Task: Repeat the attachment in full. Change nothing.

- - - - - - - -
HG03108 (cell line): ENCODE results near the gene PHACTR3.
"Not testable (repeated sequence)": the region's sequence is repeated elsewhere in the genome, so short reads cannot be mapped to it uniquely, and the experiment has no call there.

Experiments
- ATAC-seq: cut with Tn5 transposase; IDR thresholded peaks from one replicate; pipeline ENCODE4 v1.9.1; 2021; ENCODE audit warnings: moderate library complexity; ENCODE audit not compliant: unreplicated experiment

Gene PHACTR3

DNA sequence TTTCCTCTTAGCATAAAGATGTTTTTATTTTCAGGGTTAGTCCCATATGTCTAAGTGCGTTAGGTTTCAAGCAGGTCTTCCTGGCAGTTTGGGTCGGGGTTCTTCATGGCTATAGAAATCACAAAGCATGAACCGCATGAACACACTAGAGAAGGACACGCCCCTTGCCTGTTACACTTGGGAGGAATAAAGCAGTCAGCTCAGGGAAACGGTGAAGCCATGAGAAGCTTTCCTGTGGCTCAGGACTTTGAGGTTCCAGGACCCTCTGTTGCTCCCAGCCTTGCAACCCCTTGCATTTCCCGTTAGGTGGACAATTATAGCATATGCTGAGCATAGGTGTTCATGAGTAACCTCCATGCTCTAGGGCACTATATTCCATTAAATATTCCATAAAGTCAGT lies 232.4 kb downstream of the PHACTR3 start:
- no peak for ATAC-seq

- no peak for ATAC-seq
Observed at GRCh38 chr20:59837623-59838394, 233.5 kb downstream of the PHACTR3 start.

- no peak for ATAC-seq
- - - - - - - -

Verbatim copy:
HG03108 (cell line): ENCODE results near the gene PHACTR3.
"Not testable (repeated sequence)": the region's sequence is repeated elsewhere in the genome, so short reads cannot be mapped to it uniquely, and the experiment has no call there.

Experiments
- ATAC-seq: cut with Tn5 transposase; IDR thresholded peaks from one replicate; pipeline ENCODE4 v1.9.1; 2021; ENCODE audit warnings: moderate library complexity; ENCODE audit not compliant: unreplicated experiment

Gene PHACTR3

DNA sequence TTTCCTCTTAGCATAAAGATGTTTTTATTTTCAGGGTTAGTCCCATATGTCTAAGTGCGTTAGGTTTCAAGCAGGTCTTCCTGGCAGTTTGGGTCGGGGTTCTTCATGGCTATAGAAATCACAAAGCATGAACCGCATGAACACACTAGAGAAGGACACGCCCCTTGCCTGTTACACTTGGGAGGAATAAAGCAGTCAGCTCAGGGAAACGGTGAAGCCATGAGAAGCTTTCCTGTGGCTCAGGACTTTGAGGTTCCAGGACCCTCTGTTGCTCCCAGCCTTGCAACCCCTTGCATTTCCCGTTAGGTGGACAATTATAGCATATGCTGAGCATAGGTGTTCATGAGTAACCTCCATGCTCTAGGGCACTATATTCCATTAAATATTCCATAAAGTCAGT lies 232.4 kb downstream of the PHACTR3 start:
- no peak for ATAC-seq

- no peak for ATAC-seq
Observed at GRCh38 chr20:59837623-59838394, 233.5 kb downstream of the PHACTR3 start.

- no peak for ATAC-seq